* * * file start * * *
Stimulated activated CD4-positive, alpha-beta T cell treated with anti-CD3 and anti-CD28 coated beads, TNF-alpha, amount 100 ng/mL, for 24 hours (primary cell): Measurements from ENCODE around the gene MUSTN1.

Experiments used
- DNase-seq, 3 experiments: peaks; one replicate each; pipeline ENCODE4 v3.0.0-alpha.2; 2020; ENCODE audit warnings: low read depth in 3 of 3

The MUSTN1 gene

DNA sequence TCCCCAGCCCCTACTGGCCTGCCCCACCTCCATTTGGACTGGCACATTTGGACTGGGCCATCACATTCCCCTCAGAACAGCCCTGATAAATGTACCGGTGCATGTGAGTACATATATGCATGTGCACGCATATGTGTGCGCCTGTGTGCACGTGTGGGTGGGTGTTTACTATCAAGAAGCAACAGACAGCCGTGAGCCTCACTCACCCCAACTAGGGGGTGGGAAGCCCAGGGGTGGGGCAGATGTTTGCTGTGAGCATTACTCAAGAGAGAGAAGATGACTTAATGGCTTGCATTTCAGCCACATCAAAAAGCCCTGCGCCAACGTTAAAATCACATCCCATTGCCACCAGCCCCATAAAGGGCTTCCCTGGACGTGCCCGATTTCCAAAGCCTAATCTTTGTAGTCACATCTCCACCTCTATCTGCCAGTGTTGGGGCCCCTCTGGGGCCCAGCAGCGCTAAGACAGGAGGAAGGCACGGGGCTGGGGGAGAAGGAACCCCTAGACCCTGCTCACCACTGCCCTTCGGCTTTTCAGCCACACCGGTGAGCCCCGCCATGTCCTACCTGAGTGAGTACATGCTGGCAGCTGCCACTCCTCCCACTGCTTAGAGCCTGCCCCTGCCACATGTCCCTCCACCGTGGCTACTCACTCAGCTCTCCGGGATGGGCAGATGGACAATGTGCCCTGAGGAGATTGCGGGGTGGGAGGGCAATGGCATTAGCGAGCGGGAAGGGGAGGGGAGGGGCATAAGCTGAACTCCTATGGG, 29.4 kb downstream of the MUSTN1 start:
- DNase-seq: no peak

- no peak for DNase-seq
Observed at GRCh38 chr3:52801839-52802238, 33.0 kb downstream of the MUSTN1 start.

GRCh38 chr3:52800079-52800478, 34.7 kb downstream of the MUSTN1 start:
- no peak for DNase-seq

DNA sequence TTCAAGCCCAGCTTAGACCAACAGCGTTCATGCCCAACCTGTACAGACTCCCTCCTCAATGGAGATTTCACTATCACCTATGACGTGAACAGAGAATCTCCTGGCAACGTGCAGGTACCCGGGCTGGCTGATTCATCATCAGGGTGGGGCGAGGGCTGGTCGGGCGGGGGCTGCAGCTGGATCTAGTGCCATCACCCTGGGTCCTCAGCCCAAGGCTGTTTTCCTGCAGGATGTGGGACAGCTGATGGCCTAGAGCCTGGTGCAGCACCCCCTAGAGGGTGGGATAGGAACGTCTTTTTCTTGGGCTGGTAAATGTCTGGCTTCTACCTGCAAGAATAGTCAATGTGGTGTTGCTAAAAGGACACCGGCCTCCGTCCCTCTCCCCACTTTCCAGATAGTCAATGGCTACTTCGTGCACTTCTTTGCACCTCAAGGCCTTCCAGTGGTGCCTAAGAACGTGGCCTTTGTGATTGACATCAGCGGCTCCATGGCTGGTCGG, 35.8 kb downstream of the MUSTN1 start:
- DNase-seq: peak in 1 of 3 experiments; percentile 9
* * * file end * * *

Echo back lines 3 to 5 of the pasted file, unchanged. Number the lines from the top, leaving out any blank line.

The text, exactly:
- DNase-seq, 3 experiments: peaks; one replicate each; pipeline ENCODE4 v3.0.0-alpha.2; 2020; ENCODE audit warnings: low read depth in 3 of 3

The MUSTN1 gene

DNA sequence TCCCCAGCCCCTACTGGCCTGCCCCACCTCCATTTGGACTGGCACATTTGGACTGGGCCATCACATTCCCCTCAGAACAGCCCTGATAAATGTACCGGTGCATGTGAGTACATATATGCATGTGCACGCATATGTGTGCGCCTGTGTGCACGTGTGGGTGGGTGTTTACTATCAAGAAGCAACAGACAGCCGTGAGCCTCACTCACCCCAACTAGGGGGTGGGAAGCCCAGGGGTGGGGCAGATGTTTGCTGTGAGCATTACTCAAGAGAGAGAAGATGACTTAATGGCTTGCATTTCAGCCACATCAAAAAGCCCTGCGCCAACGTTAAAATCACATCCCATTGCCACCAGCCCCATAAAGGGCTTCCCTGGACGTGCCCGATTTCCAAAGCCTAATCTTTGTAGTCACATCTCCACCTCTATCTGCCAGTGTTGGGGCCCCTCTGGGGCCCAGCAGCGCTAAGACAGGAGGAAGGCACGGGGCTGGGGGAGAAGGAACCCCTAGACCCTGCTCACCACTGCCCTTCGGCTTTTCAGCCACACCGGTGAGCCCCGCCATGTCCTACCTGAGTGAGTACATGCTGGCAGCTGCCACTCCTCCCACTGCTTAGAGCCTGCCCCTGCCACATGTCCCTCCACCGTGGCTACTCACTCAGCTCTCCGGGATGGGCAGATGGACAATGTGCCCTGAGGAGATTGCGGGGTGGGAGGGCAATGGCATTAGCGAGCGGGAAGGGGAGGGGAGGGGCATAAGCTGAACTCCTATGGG, 29.4 kb downstream of the MUSTN1 start: